Skip to main page content
Access keys NCBI Homepage MyNCBI Homepage Main Content Main Navigation
, 69 (13), 5364-73

A Novel Lung Metastasis Signature Links Wnt Signaling With Cancer Cell Self-Renewal and Epithelial-Mesenchymal Transition in Basal-Like Breast Cancer

Affiliations

A Novel Lung Metastasis Signature Links Wnt Signaling With Cancer Cell Self-Renewal and Epithelial-Mesenchymal Transition in Basal-Like Breast Cancer

Theresa A DiMeo et al. Cancer Res.

Erratum in

  • Cancer Res. 2009 Aug 1;69(15):6366. Feng, Chang [corrected to Fan, Cheng]

Abstract

The establishment of metastasis depends on the ability of cancer cells to acquire a migratory phenotype combined with their capacity to recreate a secondary tumor in a distant tissue. In epithelial cancers, such as those of the breast, the epithelial-mesenchymal transition (EMT) is associated with basal-like breast cancers, generates cells with stem-like properties, and enables cancer cell dissemination and metastasis. However, the molecular mechanism(s) that connects stem cell-like characteristics with EMT has yet to be defined. Using an orthotopic model of human breast cancer metastasis to lung, we identified a poor prognosis gene signature, in which several components of the wnt signaling pathway were overexpressed in early lung metastases. The wnt genes identified in this signature were strongly associated with human basal-like breast cancers. We found that inhibiting wnt signaling through LRP6 reduced the capacity of cancer cells to self-renew and seed tumors in vivo. Furthermore, inhibition of wnt signaling resulted in the reexpression of breast epithelial differentiation markers and repression of EMT transcription factors SLUG and TWIST. Collectively, these results provide a molecular link between self-renewal, EMT, and metastasis in basal-like breast cancers.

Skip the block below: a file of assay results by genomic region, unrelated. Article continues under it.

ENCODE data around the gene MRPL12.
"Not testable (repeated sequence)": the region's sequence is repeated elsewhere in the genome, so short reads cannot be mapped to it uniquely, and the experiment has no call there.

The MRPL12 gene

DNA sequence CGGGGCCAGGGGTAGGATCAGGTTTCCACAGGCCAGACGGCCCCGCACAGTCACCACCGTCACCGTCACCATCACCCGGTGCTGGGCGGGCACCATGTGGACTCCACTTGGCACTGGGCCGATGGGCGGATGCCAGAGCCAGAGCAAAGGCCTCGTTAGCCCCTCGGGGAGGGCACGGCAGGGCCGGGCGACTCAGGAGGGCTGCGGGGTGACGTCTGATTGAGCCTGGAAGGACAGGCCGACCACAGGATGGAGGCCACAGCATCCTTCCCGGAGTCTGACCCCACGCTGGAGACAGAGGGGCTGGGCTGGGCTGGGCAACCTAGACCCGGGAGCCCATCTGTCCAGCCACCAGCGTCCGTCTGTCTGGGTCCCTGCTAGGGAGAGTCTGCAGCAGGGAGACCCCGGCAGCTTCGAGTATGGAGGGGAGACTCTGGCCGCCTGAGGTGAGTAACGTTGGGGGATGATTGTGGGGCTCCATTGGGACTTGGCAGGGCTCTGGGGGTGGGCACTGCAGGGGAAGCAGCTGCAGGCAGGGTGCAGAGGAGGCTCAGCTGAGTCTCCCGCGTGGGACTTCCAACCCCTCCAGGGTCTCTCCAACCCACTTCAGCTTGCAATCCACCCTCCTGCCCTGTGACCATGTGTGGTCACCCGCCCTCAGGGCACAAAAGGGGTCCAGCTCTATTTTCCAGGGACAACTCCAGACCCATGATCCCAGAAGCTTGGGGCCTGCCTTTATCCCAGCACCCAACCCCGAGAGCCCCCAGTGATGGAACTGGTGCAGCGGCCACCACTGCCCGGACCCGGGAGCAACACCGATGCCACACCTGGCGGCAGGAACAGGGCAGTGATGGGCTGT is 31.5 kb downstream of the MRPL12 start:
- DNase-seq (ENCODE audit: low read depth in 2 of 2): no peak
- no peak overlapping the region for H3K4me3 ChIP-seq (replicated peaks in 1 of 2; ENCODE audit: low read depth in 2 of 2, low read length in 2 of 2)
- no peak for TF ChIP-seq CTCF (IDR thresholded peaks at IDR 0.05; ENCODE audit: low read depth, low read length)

Conflict of interest statement

Disclosure of Potential Conflicts of Interest

No potential conflicts of interest were disclosed.

Figures

Figure 1
Figure 1